TABLE 1
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Table 1. Clinical and demographic data of subjects enrolled for the study.

Blood Specimen Processing

Blood was collected in tubes containing EDTA to prevent clotting and the separation of plasma was achieved within 2 h of blood collection. Platelet poor plasma was prepared by centrifugation for 20 min at 1000 g to remove blood cells followed by a centrifugation at 1600 g for 20 min to eliminate platelets and cell debris. Red blood cell rupture was prevented by avoiding blood sample exposure to excessive heat or cold. Hemolysis was assessed by free hemoglobin quantification and hemolyzed specimens (free hemoglobin concentration >0.02 g/L, Thomas, 2002) were excluded from further analysis to avoid preanalytical bias. The plasma was stored at −80°C until analysis. For the preparation of the peripheral blood lymphocytes (PBLs), after the plasma layer was removed, the original volume was reconstituted with phosphate-buffered saline (PBS), layered over Histopaque-1077 (Sigma), and centrifuged at 800 g for 20 min. After removing the upper layer, the PBL band was transferred into a different tube and PBS was added to reconstitute the original volume. PBLs were counted, using an automated cell counter (Beckman Coulter Inc.), after which the sample was split into aliquots (5 × 106 cells/each) that were centrifuged at 1000 g for 10 min. After discarding the supernatant, PBL pellets were stored at −80°C.

Exosome Isolation

Exosomes were isolated from plasma (1 mL) by sequential centrifugation; 0.8 μm filtered plasma was centrifuged at 20,000 g (Mikro 220R equipped with 1195-A rotor, Hettich) for 1 h to remove large extracellular vesicles. The supernatant was filtered through 0.2 μm filters (Pall) and ultracentrifugated at 100,000 g (Optima Max–XP equipped with TLA55 rotor, Beckman Coulter) for an additional hour to pellet exosomes. The pellets were processed differently depending on the type of analysis.

Lipoprotein Evaluation

Lipoproteins were identified as a possible contaminant of extracellular vesicle preparations (Yuana et al., 2014). To exclude that lipoproteins can considerably affect exosome evaluations, levels of high-density lipoprotein (HDL) and low-density lipoprotein (LDL) were determined by Cobas in vitro diagnostic test system (Cobas) at the Laboratory of Clinical Biochemistry of the Institute “C. Mondino”. This test has a lower limit of detection of 0.1 mmol/L (3.83 mg/dL) for total cholesterol and 0.08 mmol/L (3 mg/dL) for HDL.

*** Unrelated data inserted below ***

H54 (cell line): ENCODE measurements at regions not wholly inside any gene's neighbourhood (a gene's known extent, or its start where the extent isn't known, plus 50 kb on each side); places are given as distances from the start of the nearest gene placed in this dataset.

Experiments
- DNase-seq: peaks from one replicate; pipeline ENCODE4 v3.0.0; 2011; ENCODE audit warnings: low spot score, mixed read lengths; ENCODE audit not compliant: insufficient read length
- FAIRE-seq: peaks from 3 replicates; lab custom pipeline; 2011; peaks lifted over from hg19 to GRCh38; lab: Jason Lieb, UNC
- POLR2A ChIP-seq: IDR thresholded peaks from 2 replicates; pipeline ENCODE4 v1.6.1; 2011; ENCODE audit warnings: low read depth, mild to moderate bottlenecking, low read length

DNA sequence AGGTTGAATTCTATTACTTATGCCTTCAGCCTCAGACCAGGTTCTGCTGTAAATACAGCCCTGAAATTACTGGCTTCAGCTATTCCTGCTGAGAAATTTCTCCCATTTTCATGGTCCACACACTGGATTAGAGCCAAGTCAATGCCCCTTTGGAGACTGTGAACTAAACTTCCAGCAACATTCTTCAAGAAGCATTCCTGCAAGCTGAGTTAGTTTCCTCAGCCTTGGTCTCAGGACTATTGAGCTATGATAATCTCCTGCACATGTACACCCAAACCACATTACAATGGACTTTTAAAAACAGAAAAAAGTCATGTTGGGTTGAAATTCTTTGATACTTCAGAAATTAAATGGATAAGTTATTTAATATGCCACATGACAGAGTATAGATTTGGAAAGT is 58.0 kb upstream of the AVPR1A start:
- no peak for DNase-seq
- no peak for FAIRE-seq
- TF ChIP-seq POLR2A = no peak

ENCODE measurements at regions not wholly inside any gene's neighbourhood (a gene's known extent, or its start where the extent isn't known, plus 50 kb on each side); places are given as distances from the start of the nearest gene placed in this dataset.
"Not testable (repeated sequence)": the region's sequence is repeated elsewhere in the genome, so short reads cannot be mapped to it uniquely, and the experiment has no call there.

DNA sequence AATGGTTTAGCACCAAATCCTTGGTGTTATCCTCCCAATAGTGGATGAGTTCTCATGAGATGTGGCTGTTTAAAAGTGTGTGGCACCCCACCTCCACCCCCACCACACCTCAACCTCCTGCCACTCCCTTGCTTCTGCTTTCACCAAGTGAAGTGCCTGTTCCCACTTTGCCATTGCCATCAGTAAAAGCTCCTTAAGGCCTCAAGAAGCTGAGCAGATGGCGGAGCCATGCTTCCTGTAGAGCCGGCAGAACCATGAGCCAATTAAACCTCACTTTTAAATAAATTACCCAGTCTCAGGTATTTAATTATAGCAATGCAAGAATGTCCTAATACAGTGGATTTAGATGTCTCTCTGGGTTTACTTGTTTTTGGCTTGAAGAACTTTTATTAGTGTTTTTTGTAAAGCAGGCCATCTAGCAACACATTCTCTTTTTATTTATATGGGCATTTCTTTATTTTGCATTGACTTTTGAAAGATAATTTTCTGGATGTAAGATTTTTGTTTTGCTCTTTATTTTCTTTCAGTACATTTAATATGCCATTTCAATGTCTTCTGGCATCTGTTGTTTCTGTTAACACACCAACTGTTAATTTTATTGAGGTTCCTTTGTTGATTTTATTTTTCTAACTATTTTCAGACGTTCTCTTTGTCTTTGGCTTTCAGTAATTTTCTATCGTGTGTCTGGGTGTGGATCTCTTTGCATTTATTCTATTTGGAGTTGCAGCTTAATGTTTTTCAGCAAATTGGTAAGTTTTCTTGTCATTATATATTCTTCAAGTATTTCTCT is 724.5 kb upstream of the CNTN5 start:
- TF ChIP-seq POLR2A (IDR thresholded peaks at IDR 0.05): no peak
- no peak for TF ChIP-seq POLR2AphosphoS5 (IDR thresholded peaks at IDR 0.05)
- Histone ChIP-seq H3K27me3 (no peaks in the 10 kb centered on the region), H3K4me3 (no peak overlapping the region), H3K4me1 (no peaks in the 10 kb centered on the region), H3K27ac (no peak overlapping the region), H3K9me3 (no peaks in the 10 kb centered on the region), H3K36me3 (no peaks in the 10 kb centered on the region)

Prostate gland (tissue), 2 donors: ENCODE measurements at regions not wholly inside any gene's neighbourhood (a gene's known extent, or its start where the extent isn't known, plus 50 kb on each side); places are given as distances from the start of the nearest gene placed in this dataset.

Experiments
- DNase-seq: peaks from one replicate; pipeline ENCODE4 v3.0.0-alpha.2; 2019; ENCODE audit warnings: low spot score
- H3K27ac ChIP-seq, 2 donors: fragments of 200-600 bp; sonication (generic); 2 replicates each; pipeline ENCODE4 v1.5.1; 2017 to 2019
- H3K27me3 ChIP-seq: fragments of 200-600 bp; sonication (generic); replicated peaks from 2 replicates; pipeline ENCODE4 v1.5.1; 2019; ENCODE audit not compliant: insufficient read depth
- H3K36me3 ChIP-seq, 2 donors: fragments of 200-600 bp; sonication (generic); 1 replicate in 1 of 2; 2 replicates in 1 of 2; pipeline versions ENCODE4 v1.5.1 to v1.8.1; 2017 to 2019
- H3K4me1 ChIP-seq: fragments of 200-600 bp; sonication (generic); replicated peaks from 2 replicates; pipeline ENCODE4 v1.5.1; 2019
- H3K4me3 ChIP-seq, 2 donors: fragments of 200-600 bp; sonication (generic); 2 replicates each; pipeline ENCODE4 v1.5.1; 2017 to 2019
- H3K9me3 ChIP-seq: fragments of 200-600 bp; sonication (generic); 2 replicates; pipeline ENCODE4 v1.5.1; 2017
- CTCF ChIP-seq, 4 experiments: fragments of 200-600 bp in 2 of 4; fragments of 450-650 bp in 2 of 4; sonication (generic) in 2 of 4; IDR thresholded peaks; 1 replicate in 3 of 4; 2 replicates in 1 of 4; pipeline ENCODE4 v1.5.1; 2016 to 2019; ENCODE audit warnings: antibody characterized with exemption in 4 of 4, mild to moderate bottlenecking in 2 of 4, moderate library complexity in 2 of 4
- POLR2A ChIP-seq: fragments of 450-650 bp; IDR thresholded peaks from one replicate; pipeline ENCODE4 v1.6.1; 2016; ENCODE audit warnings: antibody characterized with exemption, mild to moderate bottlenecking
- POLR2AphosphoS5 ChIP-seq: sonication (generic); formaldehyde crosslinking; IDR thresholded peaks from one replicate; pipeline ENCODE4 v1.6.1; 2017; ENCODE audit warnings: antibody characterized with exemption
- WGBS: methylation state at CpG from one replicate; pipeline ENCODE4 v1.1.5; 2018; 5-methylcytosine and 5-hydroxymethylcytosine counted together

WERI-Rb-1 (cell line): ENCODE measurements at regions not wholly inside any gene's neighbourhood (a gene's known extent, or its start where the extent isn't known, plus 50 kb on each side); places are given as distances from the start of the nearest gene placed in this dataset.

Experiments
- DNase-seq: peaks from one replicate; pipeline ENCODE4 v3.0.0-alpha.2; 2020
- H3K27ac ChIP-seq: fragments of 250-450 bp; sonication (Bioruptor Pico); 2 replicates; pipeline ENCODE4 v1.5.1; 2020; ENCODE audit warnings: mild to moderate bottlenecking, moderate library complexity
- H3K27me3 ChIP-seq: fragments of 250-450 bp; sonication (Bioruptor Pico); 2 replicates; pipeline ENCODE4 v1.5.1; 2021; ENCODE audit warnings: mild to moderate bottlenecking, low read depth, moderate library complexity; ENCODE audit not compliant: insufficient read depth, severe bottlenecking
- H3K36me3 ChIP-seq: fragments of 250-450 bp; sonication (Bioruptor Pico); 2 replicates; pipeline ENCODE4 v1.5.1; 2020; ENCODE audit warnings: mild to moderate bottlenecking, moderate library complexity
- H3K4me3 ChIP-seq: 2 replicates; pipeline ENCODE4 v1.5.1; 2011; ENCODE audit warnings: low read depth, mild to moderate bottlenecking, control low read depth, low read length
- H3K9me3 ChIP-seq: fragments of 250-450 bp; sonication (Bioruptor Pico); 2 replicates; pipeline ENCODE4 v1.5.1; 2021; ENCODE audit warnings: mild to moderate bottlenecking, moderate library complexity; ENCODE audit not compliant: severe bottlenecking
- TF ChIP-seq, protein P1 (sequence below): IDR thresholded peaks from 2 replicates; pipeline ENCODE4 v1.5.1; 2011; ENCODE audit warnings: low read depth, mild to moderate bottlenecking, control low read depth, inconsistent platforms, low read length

Albumin Determination

Albumin concentration was determined in plasma and exosome pellet with a Bromocresol Green Albumin Assay (BCG; Sigma Aldrich). The detection range of albumin was between 0.1 g/dL and 5 g/dL. Exosomes are isolated as previously described (see “Exosome Isolation” section) and the pellets were resuspended in sterile-filtered 100 μL PBS (Carlo Erba). Samples were tested in duplicate. The optical density at 620 nm was determined using a microplate reader (Biotek).

Western Blot Analysis

Exosome pellets were resuspended in ice-cold lysis buffer (Sigma) containing diluted phosphatase and protease inhibitors (Roche). After centrifugation, the supernatant was collected and protein concentration was measured using a Bicinchoninic Acid Protein Assay (Sigma). Protein lysates (30 μg) were run on 4%–12% gels using dithiothreitol or beta-mercaptoethanol as reducing agent depending on the antibody, and transferred onto nitrocellulose membranes (Biorad).

Membranes were blocked (Odyssey blocking buffer, LiCor) and incubated overnight with the primary antibodies against the exosomal marker TSG101 (1:2000, Abcam) or Alix (1:500, Novus Biologicals). As secondary antibodies, IRDye® 700 (1:10,000) or IRDye® 800 (1:5000) were used. Image analysis of western blots was performed using the fluorescent near-infrared Odyssey® scanner and software (LiCor).

Nanoparticle Tracking Analysis

Concentration and size distribution profile of exosomes isolated by 1 mL plasma were evaluated using a NanoSight NS300 (Malvern) as described (Fernando et al., 2017; Logozzi et al., 2017). This technique uses the properties of light scattering and Brownian motion of the particles. The path of each particle, detected by a laser light source, is recorded and calculated over time to determine their velocity. NTA (3.2) software processes the video captures and allows the user to automatically track the size distribution and number of the nanoparticles. Video were recorded at camera level 16 and five 60 s videos were registered for each sample. The exosome pellets were resuspended in sterile-filtered 100 μL PBS (Carlo Erba) and diluted at least 1:100–1:1000 to achieve an uniform particle distribution and have the exosome concentration in the working range for the NanoSight NS300.

Transmission Electron Microscopy (TEM)

Exosome pellets were resuspended in sterile-filtered 100 μL PBS (Carlo Erba) and a 5 μl drop of this suspension was absorbed on glow-discharge 300 mesh formvar/carbon copper grids; after 2 min grids were negatively stained with 2% uranyl acetate. Samples were imaged on an EFTEM Leo912 ab (Zeiss) transmission electron microscope operating at 100 kV and digital images were recorded by a Proscan 1K slowscan CCD by iTEM Software (Olympus).